Thanks to all 1230 who have ever contributed summits or routes info and forums.
For a full list view Community | Contributors Hall of Fame
MountainViews now has 7867 comments about 1433 different hills & mountains out of the total in our current full list (1496). We want to get a good gps track showing each of the major ways up every summit in Ireland. If you see an option to add a "Short Summary" then do please consider creating one since another objective is to have a short summary for every summit in Ireland. There's a few (63) opportunities for you to be the first to comment on a summit. We also have around 1500 shared GPS tracks, mostly in Ireland. Apart from a few popular areas, there is a need for more routes in many different areas. Plain shared tracks without descriptions are welcome however if you have time then do please add route descriptions with photos.
- If you are contributing, please be careful to respect the interests of landowners.
Suggest access routes well away from houses, gardens or that could conceivably impact farming activities. When walking, keep away from gardens or farm buildings. Use stiles or gates wherever possible. Never do anything that could allow animals to roam where the farmer did not intend. Ask permission where appropriate.
- Report suspicious activity to the police forces, as below.
- If your car is broken into in an upland area report it to the PSNI or Gardai as this will help them be aware of the issue and tackle it in future. Store the numbers. In Northern Ireland use the PSNI non-emergency number 0845 600 8000. In the Republic you can find the local Garda District HQs phone numbers at www.garda.ie/Stations/Default.aspx. Specifically for the hotspot of Wicklow: the Garda Divisional Headquarters in Bray is 01 6665300.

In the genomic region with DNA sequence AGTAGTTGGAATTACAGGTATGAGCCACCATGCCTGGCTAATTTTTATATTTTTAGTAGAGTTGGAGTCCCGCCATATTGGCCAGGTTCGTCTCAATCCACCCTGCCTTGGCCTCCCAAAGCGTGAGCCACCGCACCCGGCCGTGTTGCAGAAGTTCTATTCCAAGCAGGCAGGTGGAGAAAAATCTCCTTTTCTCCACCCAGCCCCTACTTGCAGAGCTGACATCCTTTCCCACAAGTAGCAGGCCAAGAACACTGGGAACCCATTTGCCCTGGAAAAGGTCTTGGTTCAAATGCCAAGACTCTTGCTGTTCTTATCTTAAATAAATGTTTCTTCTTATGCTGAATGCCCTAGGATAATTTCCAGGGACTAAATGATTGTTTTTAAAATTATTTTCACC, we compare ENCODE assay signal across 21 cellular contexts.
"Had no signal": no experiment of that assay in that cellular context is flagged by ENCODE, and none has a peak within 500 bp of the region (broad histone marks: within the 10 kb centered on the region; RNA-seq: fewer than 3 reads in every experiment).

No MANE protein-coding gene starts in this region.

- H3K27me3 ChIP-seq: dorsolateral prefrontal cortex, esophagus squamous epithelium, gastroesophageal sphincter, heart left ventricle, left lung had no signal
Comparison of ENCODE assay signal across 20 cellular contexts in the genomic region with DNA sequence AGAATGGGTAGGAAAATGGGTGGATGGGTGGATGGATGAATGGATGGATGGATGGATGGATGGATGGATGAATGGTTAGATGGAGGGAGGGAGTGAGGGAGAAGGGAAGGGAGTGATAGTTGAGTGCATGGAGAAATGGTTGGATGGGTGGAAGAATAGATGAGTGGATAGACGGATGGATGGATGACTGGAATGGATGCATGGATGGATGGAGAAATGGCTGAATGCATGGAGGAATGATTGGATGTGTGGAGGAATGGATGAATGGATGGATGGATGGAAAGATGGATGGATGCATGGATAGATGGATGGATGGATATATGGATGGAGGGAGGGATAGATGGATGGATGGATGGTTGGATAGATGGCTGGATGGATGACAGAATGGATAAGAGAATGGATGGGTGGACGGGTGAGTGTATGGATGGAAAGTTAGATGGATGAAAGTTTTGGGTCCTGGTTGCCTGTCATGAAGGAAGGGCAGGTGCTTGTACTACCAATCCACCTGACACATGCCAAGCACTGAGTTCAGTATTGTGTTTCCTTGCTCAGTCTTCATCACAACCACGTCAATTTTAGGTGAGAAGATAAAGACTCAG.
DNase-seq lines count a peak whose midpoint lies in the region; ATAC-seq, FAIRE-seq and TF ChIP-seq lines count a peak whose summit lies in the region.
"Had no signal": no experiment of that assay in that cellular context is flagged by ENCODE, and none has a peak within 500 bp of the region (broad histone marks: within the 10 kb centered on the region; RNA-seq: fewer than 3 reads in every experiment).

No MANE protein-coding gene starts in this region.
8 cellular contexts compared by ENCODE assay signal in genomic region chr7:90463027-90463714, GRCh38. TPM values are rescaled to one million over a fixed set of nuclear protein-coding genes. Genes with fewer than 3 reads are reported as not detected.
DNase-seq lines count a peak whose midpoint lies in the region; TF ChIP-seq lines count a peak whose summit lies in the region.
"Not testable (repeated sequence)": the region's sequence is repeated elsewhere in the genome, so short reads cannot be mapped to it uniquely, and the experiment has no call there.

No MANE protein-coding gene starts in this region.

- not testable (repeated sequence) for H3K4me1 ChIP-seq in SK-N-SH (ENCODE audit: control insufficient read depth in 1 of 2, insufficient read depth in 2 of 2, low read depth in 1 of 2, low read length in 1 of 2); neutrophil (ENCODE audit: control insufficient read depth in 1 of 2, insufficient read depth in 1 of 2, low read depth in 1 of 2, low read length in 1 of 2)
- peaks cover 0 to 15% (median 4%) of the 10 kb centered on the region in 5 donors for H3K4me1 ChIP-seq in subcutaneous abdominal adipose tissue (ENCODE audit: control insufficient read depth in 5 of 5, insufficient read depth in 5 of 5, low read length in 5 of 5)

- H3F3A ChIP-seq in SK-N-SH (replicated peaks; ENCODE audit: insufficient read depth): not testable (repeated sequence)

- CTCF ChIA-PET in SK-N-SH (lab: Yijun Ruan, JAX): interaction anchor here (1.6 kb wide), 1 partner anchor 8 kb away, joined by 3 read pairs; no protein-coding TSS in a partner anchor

- If you hear of a problem area or route, write it up in MountainViews
which does everyone a service.
Report rubbish tipping in the Republic - ring EPA hotline 1850 365 121
Report quads in national park area (in which they are banned). For Wicklow please phone the Duty Ranger: 087-9803899 or the office during office hours Telephone: +353-404-45800. Put these numbers in your phone, take regs etc. Let MV know of contact numbers for other areas.
- If you have climbed some of the less well known places, we would appreciate a summit rating and also GPS readings for summits.
- If we can, let's make MV have more than one route up a summit so as to reduce the tendency for paths to appear. Your grid refs in comments for different starting points show up on MountainViews maps as well as GPS tracks.
- MountainViews are on Twitter as MountainViewsIE. Follow us and we will follow you back. Any queries to firstname.lastname@example.org
Visit the MountainViews Facebook page.
||Editor: Simon Stewart, Homepage:
Assistant editors: Colin Murphy, David Owens
Challenge Info: Jim Holmes
Track reviews: Peter Walker
Book reviews: Conor Murphy, Aidan Dillon, Peter Walker
Videography: Peter Walker
Graphics design advice: madfrankie
||View previous newsletters